Oxbow unveils its made-in-France strategy
The 21st edition of the Surf Summit organized by the surf industry cluster Eurosima was held at the Sporting Casino of Hossegor, France, on Thursday, October 13. It was an opportunity for surfing industry figures to take stock of the sector's dynamics in Europe, to discover start-ups in the field or to reinforce their surfing culture, by listening to the adventurous life of the world surfing champion and Australian shaper Maurice Cole. It was also an opportunity to share experiences between professionals.
In this respect, the round table on the industry discussed the evolving trends of the sector. From the transformation of marketing, which requires the brand's teams to change the way they think, to the new ways of booking boarding experiences. These trends were analyzed by Philippe Sirech, founder of Spotyride. All of this in a positive market dynamic for the sector, with overall growth in the sports market of 5% to 6% over the last three years.
Over the last two years, the activity has been exponential within equipment with more and more people taking up the sport. And the trend was especially noticed in textiles, with performance being much better than that of the mass market, as pointed out by Jean-Louis Rodrigues, president of Eurosima, in a conference hosted by Frederic Tain, from the specialized media outlet Sport Guide.
"In this period, the industry has shown great agility, adapting to different ways of distribution. England and Germany were ahead of the game in terms of online sales, but Southern Europe was able to adapt. Questions about eco-design have become more important. Of course, our sector could have accelerated earlier, but the brands have been committed for several years. There is a lot of work being done on energy savings, on collections and especially in neoprene wetsuits. Now, I think we can make it better known," said Rodrigues.
With Oxbow, taken over in the middle of the Covid-19 pandemic with Jean-Christophe Chetail and investor partners, CEO Debruères has started to communicate on more responsible initiatives. Oxbow, a company based near Bordeaux, has published its carbon footprint, which shows that with the production of two collections, it emitted 24,860 tons of CO2 in one year.
"We are transparent with our consumers. Our desire is to consider them as partners, members of the brand's community, rather than just customers. And to know how to improve, we had to take stock. We chose to work on our carbon footprint," explained the manager.
Difficulty producing a finished product in France
By taking over the French ready-to-wear brand, which has been immersed in the board sports culture since its beginnings, the entrepreneurs decided to start transforming its structure, with the objective of soon obtaining the B Corp certification, which guarantees that the company respects societal and environmental conditions and has a transparent approach towards the public. In this approach, last January, Oxbow presented its first pieces produced in France.
Although this project has been of interest in terms of image and carbon impact, and even with the production in Europe, and particularly in France, being less "carbon intensive" than in Asia, due to electricity production methods and transport, it is not without constraints.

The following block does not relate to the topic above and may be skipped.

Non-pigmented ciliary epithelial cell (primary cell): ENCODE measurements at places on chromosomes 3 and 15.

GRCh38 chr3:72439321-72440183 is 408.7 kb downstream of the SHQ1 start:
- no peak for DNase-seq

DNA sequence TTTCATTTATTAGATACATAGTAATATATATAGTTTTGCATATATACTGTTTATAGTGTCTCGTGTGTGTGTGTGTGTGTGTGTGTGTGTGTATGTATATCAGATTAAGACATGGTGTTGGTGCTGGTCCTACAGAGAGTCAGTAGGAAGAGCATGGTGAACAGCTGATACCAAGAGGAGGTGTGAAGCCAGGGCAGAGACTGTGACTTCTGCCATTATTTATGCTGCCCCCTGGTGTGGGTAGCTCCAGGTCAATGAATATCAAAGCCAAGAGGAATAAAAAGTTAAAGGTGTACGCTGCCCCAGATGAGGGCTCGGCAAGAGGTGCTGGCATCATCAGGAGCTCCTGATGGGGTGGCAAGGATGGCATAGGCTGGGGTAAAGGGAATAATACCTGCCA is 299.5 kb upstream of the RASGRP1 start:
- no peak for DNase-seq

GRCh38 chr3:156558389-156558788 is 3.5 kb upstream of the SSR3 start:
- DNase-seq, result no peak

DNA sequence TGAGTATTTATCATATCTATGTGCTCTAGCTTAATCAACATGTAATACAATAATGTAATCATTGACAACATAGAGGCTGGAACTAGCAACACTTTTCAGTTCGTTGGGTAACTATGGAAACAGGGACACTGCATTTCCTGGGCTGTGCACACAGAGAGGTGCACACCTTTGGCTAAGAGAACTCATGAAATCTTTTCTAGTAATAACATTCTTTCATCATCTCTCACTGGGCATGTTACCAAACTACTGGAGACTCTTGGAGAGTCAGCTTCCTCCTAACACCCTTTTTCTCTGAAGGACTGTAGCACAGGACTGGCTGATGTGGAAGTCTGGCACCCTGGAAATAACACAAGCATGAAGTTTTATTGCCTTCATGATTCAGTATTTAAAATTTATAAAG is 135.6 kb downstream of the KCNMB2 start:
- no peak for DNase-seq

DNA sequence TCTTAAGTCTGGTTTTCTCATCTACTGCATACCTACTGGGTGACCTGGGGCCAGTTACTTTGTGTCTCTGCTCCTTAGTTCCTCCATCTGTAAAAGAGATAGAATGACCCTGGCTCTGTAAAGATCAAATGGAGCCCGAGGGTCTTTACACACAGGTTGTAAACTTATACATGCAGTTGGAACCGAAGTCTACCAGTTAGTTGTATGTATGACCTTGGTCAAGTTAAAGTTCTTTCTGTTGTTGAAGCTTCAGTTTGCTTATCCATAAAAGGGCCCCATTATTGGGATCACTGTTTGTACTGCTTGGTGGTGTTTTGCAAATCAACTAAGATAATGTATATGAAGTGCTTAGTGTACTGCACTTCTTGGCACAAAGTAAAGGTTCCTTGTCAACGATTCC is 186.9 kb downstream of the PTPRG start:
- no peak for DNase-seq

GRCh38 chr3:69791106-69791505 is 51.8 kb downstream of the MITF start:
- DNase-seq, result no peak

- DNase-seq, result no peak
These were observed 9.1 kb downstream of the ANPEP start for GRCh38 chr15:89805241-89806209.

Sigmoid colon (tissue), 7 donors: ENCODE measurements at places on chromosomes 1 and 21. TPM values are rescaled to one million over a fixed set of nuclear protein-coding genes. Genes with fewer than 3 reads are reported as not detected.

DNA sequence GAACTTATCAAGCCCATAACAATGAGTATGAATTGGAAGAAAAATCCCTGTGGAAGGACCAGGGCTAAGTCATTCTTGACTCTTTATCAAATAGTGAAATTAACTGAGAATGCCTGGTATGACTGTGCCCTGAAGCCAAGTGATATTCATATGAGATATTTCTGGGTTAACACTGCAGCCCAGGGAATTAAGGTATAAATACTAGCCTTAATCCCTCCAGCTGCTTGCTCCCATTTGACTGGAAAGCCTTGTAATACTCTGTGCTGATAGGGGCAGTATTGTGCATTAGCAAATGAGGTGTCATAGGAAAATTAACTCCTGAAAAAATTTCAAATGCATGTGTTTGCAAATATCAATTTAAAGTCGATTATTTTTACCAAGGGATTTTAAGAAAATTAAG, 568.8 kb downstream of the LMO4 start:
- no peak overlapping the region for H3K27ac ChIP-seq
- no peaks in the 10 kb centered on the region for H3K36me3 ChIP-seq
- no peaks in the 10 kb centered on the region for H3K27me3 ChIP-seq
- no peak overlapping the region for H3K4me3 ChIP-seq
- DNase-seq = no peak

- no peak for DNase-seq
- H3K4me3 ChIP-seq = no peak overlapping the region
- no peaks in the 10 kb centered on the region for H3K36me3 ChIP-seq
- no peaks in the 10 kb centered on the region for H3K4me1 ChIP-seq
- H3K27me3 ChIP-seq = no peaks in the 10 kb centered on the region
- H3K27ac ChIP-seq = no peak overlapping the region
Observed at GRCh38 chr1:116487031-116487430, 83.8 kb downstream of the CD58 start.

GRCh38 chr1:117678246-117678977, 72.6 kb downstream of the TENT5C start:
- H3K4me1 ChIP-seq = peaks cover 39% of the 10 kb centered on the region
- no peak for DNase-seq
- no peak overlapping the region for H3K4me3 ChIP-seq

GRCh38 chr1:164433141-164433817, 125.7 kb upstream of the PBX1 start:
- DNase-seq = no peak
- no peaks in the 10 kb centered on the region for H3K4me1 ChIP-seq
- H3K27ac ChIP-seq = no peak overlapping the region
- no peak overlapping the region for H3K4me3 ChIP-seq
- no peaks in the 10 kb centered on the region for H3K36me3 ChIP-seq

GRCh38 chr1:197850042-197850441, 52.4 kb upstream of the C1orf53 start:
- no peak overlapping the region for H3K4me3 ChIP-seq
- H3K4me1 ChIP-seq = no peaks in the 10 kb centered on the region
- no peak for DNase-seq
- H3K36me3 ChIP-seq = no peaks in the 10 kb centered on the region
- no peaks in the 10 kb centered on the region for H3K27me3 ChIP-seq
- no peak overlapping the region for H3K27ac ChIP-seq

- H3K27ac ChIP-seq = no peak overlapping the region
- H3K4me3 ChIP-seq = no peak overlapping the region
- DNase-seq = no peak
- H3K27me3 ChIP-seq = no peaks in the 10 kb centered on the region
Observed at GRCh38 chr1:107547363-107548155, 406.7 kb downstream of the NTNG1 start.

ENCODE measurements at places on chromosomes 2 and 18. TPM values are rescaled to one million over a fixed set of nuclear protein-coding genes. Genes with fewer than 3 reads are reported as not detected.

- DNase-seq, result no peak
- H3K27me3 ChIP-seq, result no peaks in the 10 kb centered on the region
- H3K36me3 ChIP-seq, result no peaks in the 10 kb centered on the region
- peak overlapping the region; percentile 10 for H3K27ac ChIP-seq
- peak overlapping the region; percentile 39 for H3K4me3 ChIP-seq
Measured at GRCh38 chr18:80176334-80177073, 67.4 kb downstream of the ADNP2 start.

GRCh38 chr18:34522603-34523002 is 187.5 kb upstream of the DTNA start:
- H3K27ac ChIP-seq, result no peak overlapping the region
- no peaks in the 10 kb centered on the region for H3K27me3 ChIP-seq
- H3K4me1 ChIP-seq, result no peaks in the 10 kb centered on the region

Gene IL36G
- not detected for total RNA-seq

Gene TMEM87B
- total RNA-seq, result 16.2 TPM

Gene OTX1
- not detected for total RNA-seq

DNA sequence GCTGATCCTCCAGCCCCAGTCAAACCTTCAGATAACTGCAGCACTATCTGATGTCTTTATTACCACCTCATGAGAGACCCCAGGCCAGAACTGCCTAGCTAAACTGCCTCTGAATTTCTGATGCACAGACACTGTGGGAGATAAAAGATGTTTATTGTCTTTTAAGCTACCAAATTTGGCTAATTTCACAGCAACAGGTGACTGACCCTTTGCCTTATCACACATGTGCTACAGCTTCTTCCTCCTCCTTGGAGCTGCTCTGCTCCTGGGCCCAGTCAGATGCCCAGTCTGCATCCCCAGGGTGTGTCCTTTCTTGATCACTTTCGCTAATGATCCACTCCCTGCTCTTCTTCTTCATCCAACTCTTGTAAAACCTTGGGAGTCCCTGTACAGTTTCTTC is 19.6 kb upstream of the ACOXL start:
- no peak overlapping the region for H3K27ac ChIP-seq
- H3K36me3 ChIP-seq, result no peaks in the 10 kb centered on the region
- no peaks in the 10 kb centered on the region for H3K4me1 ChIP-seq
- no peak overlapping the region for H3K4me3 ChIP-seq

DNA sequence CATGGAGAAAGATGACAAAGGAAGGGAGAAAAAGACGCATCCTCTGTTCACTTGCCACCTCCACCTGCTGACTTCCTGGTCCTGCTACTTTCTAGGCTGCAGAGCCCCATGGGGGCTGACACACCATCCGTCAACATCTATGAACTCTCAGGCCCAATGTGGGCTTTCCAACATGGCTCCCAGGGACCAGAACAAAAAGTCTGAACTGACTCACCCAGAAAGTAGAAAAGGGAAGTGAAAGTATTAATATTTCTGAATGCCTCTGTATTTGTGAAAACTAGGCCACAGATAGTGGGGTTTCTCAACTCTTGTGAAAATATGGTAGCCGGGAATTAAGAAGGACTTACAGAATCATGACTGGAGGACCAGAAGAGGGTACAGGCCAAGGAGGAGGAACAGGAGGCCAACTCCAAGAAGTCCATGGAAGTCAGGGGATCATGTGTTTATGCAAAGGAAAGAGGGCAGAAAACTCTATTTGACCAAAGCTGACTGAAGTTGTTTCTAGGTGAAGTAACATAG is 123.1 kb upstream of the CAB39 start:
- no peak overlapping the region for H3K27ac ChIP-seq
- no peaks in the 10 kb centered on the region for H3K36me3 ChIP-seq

"Oxbow is a French brand but with a business model that has been established for a very long time with production in India, Bangladesh and China. The company has grown and built its economic balance on a production model in Asia. The skills in France allow us to develop a technical guide for a product and the manufacturer takes care of everything and sends us the product in plastic. When we decided to make products in France, we looked for a partner capable of doing the same for T-shirts and pants. Except that we had trouble finding players capable of doing the assembly, sourcing and integrating buttons, velcro, labeling and printing," said Debruères.
The company opted to work with a production partner based in Aquitaine who did not tick all the boxes that Asian partners did. And therefore it changed its own way of operating. "For this collection, this partner was willing to change its organization in order to produce a finished product. But this required us to help them finance certain purchases. And there too, we faced disillusionment. We wanted to produce in France with French materials. And we realized that the quality of the materials was sometimes inferior to that of Portugal."
It is a difficult challenge, especially since according to the CEO, T-shirts produced in Bangladesh and delivered to the Oxbow warehouse have a cost of 4 dollars, while for a product coming from France, the cost is 10 to 12 euros. That is to say a product that is sold at around 45 euros in stores. "It is an additional obstacle," admitted Desbruères. "This collection is sold through our stores. The good news is that we have results beyond our expectations. In two years we have learned, selected the right partners and established the right processes. So we're going to continue on this path."
The Made-in-France collection now accounts for 10% of the brand's sales in its own stores. A positive indicator that partly validates the new owner's project. The brand, which in 2021 will achieve a turnover of more than 27 million euros, mostly in France, is redeploying a network with the opening of stores in Bordeaux, Rennes and Lyon in the coming months.
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